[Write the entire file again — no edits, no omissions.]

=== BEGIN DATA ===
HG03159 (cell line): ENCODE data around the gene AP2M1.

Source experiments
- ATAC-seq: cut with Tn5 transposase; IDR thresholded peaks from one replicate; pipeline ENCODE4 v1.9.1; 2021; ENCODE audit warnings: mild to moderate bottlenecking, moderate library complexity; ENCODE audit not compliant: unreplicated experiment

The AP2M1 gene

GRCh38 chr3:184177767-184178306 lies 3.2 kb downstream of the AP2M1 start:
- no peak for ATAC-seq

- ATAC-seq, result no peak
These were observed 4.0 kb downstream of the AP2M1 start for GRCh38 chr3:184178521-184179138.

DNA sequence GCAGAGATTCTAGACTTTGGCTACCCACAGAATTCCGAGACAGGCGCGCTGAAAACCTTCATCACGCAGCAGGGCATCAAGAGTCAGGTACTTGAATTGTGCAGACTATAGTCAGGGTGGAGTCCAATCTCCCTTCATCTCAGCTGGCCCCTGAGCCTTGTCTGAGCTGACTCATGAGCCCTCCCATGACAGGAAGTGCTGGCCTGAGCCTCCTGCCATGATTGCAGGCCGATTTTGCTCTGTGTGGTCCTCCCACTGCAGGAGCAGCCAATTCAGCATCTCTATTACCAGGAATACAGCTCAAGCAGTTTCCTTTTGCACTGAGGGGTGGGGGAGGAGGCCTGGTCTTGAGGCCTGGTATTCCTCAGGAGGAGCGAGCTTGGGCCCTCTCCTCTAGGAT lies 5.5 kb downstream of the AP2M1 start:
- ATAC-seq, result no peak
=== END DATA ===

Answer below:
HG03159 (cell line): ENCODE data around the gene AP2M1.

Source experiments
- ATAC-seq: cut with Tn5 transposase; IDR thresholded peaks from one replicate; pipeline ENCODE4 v1.9.1; 2021; ENCODE audit warnings: mild to moderate bottlenecking, moderate library complexity; ENCODE audit not compliant: unreplicated experiment

The AP2M1 gene

GRCh38 chr3:184177767-184178306 lies 3.2 kb downstream of the AP2M1 start:
- no peak for ATAC-seq

- ATAC-seq, result no peak
These were observed 4.0 kb downstream of the AP2M1 start for GRCh38 chr3:184178521-184179138.

DNA sequence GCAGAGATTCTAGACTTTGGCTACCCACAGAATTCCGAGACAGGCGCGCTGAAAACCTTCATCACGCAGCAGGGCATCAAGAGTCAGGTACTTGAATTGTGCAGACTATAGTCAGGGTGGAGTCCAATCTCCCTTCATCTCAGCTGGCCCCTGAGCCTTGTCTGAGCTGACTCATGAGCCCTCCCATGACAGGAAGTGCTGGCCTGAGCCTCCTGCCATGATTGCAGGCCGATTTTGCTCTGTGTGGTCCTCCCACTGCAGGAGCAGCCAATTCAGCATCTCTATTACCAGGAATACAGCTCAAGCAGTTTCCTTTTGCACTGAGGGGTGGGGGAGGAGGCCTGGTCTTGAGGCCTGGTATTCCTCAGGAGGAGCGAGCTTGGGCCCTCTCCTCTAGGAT lies 5.5 kb downstream of the AP2M1 start:
- ATAC-seq, result no peak